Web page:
By Kathleen Gilbert
ST. PAUL, Minnesota, April 23, 2010 (LifeSiteNews.com) - The U.S. attorney who sent documents to the New York Times that the paper used in an article published last month that attempted to link the sex abuse scandal to Pope Benedict, and that set off a global controversy, has been pursuing an obsession with taking down the Catholic Church, and even wants to question the pope in court, reports the Washington Post.
A Post article Monday detailed the career of Jeff Anderson, a 62-year-old attorney based in St. Paul, who already boasts tens of millions of dollars won from sex abuse cases he's pursued against church officials across America. Anderson, as described by the Post's Peter Slevin, "is using his manic energy to challenge" the Church - and says he rarely snatches more than four hours of sleep as he pursues case after case.
“A father at 19, an alcoholic until nearly 50, he got his start in the law by representing indigent clients. He is now a fitness fanatic who lights his ornate office here with Tiffany reproductions and drives a Lexus,” writes Slevin.
Despite his string of successes, Anderson indicated in comments given to the Post that he won't be satisfied until he confronts the Vatican itself: he is already attempting to sue the sovereign state in federal court.
"We're chasing them. We're taking bites out of their ass," said the lawyer. "All the roads lead to Rome. What we're doing is getting us closer every single day."
Anderson reacted with pleasure to the news that Vatican officials had dismissed the New York Times article, which has been widely decried as inaccurate and slanderous, as "gossip." "When you're a fugitive from the truth, which I think they are, what you do is run or attack," Anderson opined, concluding that "they are clueless and that we're getting to them."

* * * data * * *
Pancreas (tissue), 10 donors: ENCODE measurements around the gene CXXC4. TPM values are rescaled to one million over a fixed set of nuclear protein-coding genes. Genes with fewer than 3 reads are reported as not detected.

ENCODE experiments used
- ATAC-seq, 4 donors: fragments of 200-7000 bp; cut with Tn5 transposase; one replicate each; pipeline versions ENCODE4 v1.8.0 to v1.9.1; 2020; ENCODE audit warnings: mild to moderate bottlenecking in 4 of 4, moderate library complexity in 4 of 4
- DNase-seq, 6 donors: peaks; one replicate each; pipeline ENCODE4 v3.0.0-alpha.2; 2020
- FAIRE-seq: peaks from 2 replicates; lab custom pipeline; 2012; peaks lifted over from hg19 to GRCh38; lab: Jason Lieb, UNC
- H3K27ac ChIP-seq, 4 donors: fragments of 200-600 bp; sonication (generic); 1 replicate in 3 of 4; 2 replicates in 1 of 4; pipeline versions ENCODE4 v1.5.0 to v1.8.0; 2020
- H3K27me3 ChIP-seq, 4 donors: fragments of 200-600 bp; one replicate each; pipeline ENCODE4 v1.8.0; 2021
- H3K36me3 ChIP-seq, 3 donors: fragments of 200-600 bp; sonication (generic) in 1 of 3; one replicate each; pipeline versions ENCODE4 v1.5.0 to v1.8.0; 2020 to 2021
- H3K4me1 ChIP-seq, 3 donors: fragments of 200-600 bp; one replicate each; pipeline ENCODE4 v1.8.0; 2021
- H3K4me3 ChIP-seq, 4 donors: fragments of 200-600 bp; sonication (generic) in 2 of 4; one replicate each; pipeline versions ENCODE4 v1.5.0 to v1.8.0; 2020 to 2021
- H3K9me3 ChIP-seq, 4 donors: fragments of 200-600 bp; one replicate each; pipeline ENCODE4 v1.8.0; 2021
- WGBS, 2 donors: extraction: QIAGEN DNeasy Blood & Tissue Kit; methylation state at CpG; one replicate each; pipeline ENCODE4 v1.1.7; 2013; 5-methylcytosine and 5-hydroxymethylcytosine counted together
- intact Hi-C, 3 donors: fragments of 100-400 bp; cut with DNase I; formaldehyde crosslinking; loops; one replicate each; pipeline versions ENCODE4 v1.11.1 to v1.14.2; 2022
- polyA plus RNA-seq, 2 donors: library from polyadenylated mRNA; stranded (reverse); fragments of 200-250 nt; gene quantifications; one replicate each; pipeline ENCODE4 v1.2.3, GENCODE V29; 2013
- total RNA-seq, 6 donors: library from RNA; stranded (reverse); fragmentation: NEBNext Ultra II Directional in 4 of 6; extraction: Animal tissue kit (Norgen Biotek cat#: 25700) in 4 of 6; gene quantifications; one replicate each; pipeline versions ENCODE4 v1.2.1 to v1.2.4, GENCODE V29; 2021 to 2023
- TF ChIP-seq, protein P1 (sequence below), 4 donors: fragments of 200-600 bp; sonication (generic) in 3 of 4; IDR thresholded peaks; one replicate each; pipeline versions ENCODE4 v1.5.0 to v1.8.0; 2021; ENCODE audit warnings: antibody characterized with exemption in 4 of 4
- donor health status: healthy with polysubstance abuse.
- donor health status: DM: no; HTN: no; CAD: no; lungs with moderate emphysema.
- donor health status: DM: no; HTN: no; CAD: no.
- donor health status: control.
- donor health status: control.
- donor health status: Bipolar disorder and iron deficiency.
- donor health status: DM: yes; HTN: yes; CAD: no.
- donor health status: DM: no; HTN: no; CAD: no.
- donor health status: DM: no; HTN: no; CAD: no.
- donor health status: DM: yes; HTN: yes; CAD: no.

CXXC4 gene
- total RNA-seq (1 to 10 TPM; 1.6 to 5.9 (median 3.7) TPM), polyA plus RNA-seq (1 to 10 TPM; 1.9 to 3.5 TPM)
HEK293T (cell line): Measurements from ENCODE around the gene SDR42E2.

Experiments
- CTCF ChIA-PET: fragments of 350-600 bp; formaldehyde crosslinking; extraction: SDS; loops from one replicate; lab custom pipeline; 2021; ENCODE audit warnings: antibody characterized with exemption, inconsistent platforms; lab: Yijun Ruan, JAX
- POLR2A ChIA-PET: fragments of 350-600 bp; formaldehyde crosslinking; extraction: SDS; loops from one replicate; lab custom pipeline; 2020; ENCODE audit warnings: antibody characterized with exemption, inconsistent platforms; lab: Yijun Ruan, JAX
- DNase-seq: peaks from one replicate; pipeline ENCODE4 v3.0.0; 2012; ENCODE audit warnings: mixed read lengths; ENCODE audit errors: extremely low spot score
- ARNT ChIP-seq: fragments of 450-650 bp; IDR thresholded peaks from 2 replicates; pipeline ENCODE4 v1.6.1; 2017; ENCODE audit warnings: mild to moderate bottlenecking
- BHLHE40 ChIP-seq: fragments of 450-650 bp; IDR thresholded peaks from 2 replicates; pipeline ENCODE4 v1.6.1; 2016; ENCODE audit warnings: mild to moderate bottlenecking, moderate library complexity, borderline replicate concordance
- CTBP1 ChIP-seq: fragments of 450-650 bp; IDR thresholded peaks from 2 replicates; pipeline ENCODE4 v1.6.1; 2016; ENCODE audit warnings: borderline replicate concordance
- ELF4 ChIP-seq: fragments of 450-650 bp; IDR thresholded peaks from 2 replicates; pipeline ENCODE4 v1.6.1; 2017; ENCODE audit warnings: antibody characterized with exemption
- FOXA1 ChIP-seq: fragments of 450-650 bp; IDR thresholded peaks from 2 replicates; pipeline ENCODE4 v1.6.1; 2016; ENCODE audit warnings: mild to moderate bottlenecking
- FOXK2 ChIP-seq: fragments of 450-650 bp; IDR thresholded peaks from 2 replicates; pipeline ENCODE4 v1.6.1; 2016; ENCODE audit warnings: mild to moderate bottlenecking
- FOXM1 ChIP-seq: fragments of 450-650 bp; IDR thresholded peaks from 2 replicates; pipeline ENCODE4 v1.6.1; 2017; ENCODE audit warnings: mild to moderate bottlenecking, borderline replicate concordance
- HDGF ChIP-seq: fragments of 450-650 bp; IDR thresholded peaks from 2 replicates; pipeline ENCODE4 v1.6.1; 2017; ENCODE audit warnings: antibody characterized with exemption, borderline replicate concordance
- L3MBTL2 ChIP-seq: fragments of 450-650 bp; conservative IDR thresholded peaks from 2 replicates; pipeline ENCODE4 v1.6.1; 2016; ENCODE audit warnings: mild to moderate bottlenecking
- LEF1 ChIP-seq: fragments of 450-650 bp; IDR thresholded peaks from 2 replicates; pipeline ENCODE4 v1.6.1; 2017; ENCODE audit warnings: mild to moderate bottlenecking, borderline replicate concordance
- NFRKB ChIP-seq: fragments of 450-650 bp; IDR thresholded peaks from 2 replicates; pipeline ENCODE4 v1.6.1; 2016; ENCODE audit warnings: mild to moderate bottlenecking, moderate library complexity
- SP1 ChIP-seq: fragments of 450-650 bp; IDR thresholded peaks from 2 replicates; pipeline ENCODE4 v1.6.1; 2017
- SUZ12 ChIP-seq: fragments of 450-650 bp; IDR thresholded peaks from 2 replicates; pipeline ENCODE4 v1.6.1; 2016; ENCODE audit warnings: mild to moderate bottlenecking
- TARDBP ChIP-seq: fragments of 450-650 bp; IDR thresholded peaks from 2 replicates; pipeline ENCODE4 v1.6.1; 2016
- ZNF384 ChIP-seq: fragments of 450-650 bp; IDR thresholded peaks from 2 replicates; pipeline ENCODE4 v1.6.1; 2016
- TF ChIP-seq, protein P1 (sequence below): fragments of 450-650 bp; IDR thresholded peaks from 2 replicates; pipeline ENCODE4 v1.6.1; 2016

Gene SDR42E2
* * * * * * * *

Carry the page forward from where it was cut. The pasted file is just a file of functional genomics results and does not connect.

William McGurn of the Wall Street Journal pointed out in a column earlier this month that, "when it comes to suing the church, [Anderson] is America's leading plaintiffs attorney" - a key fact that New York Times writer Laurie Goodstein failed to mention concerning the primary source for her controversial article.
Anderson provided to the New York Times newly-unearthed documents regarding the case of Fr. Lawrence Murphy, who is said to have molested numerous boys at a school for the deaf between the 1950s and 1970s. The Times ran a front-page article claiming that Pope Benedict XVI, then Cardinal Ratzinger and head of the Congregation for the Doctrine of the Faith (CDF), failed to defrock Fr. Murphy when presented with evidence of the abuse. However, the Vatican shot back that when the CDF was finally informed of the case, the accusations against Murphy were decades old, he had already been removed from ministry, and he was dying. Additionally, there is no evidence that Ratzinger ever personally intervened in the case. Numerous critics, including the judicial vicar for Fr. Murphy's case, blasted the coverage as "sloppy and inaccurate" and affirmed that Pope Benedict XVI has in fact, “done more than any other pope or bishop in history" to rid the church of clerical sex abuse.
Anderson now says he's in "hot pursuit" of the Catholic Church, and is pursuing several lawsuits of the sort that have amassed Anderson a considerable fortune. In 2002, he estimated that his earnings totaled $60 million; some of that went towards a private jet, which he called "morally ambiguous" and "so Republican," though a timesaver.
Not only does Anderson have no moral qualms with hunting down the church, but he calls his crusade "the pursuit of virtue." He hopes he is closer, in the words of the Post, to "forcing Pope Benedict XVI to agree that Roman prelates were slow to address abuses and must now work to prevent a repeat."
"As the pope, he's the guy," Anderson says of the pope, whom he wants to question under oath. "He's just a man who is occupying an office. He's responsible for his own actions."
See related LifeSiteNews.com coverage:
Accusations that Pope Complicit in Abuse Cover-Up Fall Flat
NYTimes vs. Pope Benedict: Paper Seeks to Implicate Pope in Abuse Cases
Judge of Abusive Priest Corrects 'Sloppy and Inaccurate' New York Times Smears against Pope